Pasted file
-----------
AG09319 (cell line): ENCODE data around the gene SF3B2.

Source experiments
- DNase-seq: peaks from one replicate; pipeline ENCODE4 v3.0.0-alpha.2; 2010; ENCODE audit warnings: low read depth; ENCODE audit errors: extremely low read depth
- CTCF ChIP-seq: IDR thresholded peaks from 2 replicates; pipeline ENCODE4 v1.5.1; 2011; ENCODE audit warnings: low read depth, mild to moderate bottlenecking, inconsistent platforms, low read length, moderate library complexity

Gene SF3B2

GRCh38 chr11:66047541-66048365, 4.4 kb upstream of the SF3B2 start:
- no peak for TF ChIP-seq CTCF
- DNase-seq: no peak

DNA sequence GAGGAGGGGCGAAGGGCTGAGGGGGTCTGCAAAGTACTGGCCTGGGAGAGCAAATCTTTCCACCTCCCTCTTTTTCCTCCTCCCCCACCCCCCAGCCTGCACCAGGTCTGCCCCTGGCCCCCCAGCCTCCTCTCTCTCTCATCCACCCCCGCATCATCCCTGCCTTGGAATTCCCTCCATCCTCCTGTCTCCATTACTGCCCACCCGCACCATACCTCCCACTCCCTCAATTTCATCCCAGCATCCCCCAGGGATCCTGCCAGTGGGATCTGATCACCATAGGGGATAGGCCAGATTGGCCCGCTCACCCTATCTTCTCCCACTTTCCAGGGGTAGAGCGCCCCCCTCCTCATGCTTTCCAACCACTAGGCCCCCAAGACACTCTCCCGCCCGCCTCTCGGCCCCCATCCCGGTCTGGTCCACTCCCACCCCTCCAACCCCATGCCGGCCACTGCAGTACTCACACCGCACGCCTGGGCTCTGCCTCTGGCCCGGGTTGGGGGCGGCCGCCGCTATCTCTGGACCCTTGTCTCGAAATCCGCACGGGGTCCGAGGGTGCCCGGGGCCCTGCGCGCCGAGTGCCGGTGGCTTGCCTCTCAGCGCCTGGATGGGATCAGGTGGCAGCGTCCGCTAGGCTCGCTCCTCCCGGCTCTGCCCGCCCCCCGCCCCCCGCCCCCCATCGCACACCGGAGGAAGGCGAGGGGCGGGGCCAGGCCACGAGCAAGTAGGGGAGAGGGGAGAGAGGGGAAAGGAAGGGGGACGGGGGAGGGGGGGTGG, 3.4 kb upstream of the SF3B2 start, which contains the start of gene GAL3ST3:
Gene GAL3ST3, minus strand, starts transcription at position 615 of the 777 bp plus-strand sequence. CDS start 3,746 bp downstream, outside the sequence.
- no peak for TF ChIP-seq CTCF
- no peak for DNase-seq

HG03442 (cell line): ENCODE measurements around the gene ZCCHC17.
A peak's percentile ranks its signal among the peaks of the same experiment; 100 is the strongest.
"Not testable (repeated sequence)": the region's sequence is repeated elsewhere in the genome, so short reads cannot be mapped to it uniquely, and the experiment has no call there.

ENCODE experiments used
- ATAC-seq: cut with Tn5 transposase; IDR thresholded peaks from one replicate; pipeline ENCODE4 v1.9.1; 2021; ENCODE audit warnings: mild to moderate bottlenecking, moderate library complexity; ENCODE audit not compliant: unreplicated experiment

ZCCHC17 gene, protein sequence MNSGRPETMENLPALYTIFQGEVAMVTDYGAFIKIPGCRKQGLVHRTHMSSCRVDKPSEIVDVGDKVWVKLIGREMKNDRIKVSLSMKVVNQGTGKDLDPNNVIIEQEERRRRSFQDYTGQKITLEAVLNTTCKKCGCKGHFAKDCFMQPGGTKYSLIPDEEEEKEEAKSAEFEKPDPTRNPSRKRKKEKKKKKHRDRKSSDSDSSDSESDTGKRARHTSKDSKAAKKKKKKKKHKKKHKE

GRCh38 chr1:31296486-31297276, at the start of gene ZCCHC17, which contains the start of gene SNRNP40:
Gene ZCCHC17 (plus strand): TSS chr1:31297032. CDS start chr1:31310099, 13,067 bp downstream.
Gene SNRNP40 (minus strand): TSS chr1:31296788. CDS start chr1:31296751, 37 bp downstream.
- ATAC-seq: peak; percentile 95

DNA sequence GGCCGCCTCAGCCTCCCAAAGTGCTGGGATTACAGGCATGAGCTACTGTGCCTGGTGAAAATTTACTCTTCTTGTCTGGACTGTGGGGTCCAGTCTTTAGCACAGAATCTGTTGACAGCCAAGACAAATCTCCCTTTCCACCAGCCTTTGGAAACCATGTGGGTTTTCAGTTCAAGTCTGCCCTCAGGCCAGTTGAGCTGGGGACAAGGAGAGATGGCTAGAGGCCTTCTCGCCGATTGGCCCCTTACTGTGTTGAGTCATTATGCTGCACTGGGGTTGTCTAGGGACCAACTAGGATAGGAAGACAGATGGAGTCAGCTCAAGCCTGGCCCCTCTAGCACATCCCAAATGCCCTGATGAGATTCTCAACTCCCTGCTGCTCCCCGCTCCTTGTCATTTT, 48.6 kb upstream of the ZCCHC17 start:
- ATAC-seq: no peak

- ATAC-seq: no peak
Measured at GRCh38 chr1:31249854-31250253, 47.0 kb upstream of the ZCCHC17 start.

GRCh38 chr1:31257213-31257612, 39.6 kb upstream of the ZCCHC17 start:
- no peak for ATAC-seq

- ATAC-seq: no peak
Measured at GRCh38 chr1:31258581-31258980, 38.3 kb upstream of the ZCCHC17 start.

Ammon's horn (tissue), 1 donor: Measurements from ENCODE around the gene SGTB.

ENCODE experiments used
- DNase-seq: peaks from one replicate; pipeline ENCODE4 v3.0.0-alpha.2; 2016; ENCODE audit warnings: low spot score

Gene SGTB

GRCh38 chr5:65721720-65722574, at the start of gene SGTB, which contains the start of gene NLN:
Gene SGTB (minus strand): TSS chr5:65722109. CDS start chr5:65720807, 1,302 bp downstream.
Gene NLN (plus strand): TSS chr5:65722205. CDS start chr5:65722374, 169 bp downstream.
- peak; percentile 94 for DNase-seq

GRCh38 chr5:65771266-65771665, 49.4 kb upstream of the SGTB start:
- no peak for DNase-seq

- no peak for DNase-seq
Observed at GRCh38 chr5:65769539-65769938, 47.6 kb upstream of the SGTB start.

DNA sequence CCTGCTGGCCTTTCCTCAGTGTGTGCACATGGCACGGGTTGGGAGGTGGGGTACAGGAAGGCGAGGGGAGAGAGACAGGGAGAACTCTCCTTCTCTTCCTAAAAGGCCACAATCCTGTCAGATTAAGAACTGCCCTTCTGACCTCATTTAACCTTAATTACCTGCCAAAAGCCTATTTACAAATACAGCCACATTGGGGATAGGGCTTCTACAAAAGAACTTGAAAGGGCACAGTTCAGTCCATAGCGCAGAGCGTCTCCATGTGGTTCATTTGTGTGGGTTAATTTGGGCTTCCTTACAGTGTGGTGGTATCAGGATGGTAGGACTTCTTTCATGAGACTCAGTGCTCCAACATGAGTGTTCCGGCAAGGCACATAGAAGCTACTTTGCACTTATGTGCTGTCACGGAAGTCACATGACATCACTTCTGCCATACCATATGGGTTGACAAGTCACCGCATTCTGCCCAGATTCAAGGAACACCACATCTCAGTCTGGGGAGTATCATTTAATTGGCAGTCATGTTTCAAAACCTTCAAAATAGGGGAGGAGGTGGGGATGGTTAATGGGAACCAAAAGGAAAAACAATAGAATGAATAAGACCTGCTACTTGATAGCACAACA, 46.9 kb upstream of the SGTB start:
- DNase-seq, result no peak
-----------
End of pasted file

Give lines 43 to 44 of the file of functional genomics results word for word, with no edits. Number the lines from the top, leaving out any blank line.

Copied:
DNA sequence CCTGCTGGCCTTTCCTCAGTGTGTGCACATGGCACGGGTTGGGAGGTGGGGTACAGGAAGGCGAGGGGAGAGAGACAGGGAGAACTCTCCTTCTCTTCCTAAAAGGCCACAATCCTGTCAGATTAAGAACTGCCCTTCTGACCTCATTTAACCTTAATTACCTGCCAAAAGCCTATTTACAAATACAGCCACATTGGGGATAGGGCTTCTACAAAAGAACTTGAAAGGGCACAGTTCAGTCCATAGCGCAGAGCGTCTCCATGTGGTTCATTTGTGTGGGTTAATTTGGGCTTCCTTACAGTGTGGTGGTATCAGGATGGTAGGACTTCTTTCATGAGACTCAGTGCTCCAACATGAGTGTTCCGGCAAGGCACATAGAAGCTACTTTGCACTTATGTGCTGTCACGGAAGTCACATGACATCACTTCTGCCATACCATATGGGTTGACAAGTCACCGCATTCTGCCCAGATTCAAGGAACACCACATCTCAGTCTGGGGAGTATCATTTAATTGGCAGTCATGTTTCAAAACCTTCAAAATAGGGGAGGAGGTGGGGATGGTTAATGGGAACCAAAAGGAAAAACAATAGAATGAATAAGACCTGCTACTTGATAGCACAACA, 46.9 kb upstream of the SGTB start:
- DNase-seq, result no peak